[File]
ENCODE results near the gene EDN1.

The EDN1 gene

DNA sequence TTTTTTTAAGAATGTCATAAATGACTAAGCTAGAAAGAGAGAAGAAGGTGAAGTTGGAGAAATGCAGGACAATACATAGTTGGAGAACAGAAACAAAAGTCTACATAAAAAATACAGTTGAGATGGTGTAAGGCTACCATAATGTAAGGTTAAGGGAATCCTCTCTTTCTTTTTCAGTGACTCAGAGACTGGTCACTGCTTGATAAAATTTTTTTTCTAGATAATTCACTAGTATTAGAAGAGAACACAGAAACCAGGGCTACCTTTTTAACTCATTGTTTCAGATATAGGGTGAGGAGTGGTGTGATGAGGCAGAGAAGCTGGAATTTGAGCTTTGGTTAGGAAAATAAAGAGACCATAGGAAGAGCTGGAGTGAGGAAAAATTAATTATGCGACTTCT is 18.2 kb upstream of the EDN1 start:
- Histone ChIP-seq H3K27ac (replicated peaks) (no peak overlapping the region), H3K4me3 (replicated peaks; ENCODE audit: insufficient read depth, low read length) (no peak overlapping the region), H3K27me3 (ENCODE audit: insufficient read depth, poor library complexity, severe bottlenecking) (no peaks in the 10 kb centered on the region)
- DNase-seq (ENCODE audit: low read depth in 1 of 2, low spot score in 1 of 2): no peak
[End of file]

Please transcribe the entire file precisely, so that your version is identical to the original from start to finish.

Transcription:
ENCODE results near the gene EDN1.

The EDN1 gene

DNA sequence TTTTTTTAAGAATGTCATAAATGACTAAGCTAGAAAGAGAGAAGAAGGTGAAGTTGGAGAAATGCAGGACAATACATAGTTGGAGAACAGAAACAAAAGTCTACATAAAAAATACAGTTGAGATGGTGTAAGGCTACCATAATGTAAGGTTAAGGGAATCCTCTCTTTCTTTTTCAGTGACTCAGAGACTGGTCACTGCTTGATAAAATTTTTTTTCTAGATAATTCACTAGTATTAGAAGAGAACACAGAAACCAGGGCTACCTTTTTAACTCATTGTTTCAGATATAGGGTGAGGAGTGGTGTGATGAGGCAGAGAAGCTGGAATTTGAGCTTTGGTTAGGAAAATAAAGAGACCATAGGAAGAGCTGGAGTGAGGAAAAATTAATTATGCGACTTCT is 18.2 kb upstream of the EDN1 start:
- Histone ChIP-seq H3K27ac (replicated peaks) (no peak overlapping the region), H3K4me3 (replicated peaks; ENCODE audit: insufficient read depth, low read length) (no peak overlapping the region), H3K27me3 (ENCODE audit: insufficient read depth, poor library complexity, severe bottlenecking) (no peaks in the 10 kb centered on the region)
- DNase-seq (ENCODE audit: low read depth in 1 of 2, low spot score in 1 of 2): no peak